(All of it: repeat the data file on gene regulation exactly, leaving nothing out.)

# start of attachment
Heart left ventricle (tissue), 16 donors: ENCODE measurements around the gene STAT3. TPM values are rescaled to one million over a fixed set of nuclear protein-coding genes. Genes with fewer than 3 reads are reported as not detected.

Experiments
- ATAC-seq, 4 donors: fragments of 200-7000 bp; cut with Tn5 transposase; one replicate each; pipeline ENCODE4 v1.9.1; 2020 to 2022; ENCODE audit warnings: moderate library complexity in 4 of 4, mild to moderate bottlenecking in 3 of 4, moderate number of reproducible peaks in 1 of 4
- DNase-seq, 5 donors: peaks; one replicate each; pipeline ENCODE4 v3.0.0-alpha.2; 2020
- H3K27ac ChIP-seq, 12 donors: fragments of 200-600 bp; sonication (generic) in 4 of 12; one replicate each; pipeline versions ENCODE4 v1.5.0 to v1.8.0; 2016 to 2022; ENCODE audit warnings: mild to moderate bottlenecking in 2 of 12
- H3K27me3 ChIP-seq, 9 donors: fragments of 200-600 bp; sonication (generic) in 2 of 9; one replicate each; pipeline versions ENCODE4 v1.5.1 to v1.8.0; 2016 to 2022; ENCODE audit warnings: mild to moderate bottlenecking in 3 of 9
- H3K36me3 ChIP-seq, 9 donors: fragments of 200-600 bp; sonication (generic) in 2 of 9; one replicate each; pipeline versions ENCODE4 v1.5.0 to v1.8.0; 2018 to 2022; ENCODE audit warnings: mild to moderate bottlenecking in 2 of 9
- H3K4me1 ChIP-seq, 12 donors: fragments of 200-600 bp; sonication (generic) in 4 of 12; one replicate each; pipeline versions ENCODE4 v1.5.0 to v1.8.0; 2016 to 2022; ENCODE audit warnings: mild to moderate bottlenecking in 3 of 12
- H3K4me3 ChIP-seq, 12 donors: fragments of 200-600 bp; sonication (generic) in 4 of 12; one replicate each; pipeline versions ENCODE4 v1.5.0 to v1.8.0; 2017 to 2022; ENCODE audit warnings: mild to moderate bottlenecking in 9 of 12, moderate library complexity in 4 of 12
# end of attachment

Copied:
Heart left ventricle (tissue), 16 donors: ENCODE measurements around the gene STAT3. TPM values are rescaled to one million over a fixed set of nuclear protein-coding genes. Genes with fewer than 3 reads are reported as not detected.

Experiments
- ATAC-seq, 4 donors: fragments of 200-7000 bp; cut with Tn5 transposase; one replicate each; pipeline ENCODE4 v1.9.1; 2020 to 2022; ENCODE audit warnings: moderate library complexity in 4 of 4, mild to moderate bottlenecking in 3 of 4, moderate number of reproducible peaks in 1 of 4
- DNase-seq, 5 donors: peaks; one replicate each; pipeline ENCODE4 v3.0.0-alpha.2; 2020
- H3K27ac ChIP-seq, 12 donors: fragments of 200-600 bp; sonication (generic) in 4 of 12; one replicate each; pipeline versions ENCODE4 v1.5.0 to v1.8.0; 2016 to 2022; ENCODE audit warnings: mild to moderate bottlenecking in 2 of 12
- H3K27me3 ChIP-seq, 9 donors: fragments of 200-600 bp; sonication (generic) in 2 of 9; one replicate each; pipeline versions ENCODE4 v1.5.1 to v1.8.0; 2016 to 2022; ENCODE audit warnings: mild to moderate bottlenecking in 3 of 9
- H3K36me3 ChIP-seq, 9 donors: fragments of 200-600 bp; sonication (generic) in 2 of 9; one replicate each; pipeline versions ENCODE4 v1.5.0 to v1.8.0; 2018 to 2022; ENCODE audit warnings: mild to moderate bottlenecking in 2 of 9
- H3K4me1 ChIP-seq, 12 donors: fragments of 200-600 bp; sonication (generic) in 4 of 12; one replicate each; pipeline versions ENCODE4 v1.5.0 to v1.8.0; 2016 to 2022; ENCODE audit warnings: mild to moderate bottlenecking in 3 of 12
- H3K4me3 ChIP-seq, 12 donors: fragments of 200-600 bp; sonication (generic) in 4 of 12; one replicate each; pipeline versions ENCODE4 v1.5.0 to v1.8.0; 2017 to 2022; ENCODE audit warnings: mild to moderate bottlenecking in 9 of 12, moderate library complexity in 4 of 12